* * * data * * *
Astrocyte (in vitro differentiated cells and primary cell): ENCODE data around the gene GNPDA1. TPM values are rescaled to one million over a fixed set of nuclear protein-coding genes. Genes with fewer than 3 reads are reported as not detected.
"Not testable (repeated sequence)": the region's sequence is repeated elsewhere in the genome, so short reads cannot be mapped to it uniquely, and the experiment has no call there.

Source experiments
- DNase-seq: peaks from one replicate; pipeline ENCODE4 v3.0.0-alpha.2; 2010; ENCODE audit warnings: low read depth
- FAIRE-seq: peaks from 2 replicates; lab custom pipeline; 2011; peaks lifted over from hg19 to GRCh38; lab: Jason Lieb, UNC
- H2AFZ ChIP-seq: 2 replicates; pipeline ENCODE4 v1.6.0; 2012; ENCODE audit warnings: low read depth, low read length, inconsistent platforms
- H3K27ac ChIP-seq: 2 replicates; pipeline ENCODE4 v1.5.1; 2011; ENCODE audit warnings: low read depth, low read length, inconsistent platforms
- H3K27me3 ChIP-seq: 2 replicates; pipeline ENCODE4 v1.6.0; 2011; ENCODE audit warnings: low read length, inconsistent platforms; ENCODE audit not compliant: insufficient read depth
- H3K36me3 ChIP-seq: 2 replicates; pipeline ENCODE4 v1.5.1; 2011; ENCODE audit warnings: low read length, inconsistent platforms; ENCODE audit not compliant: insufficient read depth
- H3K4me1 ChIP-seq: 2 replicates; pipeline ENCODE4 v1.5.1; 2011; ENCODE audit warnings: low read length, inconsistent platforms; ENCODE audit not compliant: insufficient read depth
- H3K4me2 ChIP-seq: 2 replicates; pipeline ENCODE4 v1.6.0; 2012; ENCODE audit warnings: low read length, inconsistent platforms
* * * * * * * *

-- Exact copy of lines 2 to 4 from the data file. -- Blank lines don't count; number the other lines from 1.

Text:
"Not testable (repeated sequence)": the region's sequence is repeated elsewhere in the genome, so short reads cannot be mapped to it uniquely, and the experiment has no call there.

Source experiments
- DNase-seq: peaks from one replicate; pipeline ENCODE4 v3.0.0-alpha.2; 2010; ENCODE audit warnings: low read depth